The biggest speed bumps on the road to rapid deployment of advanced IP-based fiber optic last mile telecommunications infrastructure aren't likely to be purely economic due to its high costs. Instead, these are likely to be the greatest impediments going forward:
1. Top down thinking by large telecom providers and governmental agencies tasked with subsidizing and otherwise facilitating the deployment of advanced telecommunications infrastructure. Wrong approach. Locals best know their needs and have the greatest incentive to see they are met over both the short and long term. They are intimately familiar with their incomplete last mile telecom infrastructures and are in the best position to know where gaps need to be bridged. Governmental programs to increase access to advanced telecom services should be directed to the locals -- local governmental entities and telecom cooperatives.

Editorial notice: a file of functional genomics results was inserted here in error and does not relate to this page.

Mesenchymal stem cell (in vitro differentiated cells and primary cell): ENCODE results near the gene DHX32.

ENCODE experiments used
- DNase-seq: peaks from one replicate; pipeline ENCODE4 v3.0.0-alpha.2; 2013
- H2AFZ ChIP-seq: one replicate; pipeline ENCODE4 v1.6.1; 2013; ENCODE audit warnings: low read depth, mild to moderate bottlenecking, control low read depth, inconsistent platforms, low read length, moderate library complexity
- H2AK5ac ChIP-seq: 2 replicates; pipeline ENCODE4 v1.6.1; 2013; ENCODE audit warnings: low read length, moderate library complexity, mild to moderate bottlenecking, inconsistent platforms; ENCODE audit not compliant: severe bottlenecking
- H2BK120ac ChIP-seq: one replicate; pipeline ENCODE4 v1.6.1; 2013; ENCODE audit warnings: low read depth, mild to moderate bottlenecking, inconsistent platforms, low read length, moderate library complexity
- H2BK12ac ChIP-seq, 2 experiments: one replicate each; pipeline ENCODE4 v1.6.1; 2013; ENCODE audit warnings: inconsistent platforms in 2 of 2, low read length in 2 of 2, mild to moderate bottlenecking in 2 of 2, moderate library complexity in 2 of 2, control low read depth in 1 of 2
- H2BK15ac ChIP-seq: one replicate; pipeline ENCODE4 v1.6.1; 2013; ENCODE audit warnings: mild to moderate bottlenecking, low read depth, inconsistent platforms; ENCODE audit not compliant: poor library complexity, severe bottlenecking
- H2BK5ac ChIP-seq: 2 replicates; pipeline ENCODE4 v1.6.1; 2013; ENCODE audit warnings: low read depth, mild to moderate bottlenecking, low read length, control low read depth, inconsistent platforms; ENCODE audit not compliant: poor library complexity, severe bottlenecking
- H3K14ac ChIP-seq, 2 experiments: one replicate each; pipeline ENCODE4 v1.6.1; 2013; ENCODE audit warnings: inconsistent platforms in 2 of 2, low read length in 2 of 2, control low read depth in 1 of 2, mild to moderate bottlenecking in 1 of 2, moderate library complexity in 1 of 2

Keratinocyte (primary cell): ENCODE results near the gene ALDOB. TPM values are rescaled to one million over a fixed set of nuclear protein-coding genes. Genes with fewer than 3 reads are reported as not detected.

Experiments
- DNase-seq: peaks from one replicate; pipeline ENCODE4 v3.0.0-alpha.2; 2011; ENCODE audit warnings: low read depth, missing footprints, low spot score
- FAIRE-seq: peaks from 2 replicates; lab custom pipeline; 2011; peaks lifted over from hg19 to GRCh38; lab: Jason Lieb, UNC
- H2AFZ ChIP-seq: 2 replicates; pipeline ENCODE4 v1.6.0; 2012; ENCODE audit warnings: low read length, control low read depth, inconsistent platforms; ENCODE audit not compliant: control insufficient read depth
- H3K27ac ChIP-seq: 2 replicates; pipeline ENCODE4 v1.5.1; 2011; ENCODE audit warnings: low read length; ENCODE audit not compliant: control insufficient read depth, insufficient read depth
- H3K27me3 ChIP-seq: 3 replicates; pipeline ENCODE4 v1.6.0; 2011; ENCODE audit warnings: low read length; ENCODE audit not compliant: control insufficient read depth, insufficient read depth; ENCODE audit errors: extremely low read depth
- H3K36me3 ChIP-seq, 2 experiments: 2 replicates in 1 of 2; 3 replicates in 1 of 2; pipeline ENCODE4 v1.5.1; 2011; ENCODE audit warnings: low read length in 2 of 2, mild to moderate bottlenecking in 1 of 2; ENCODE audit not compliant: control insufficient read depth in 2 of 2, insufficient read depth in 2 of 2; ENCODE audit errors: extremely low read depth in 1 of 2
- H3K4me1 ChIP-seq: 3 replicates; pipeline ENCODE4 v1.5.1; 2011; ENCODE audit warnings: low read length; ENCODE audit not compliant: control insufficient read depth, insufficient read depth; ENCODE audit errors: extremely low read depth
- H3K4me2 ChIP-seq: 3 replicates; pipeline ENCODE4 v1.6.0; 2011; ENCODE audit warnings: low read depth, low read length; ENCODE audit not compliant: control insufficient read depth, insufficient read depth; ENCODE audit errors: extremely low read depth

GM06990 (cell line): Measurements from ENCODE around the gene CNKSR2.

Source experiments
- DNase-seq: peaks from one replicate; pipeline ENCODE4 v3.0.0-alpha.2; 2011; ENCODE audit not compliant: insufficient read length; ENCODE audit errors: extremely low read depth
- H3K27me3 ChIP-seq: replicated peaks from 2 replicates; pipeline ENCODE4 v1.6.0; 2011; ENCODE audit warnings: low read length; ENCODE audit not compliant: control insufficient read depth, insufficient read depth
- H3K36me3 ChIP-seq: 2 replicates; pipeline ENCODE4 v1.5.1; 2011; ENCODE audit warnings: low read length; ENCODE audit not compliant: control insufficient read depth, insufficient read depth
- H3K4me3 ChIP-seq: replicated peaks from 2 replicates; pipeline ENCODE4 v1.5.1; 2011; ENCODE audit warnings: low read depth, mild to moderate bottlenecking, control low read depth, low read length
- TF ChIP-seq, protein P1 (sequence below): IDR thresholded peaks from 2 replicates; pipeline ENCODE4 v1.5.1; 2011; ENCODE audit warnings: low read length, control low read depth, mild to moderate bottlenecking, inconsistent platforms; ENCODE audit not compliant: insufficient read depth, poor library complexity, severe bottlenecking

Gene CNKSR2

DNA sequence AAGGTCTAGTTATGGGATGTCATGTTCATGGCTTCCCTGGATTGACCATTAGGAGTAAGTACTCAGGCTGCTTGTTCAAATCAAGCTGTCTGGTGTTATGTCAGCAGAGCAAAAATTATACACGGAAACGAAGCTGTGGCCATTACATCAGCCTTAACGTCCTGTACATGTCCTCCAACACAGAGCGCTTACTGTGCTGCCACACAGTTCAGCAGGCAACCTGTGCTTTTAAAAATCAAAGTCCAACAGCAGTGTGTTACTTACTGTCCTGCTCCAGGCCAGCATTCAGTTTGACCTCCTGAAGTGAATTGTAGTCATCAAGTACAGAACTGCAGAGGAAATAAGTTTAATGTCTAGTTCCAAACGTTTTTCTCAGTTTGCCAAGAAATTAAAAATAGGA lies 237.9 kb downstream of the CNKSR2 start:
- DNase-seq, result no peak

2. Self-centered thinking by ISPs more interested in preserving their proprietary technologies -- such as satellite Internet service -- that cannot substitute for robust fiber-based last mile advanced telecommunications infrastructure and are already technologicially obsolete or will be soon.
3. "Analysis paralysis" in the form of attempts to "map" broadband black holes and household and socioeconomic demographic surveys that distract from and delay the urgent task of getting fiber that should have been in place a decade ago deployed and deployed ASAP -- particularly at a time when such deployments will create badly needed jobs and increased economic activity. We cannot study, map or talk our way to where we should be with our telecommunications infrastructure. What counts is getting fiber on the poles and in the ground.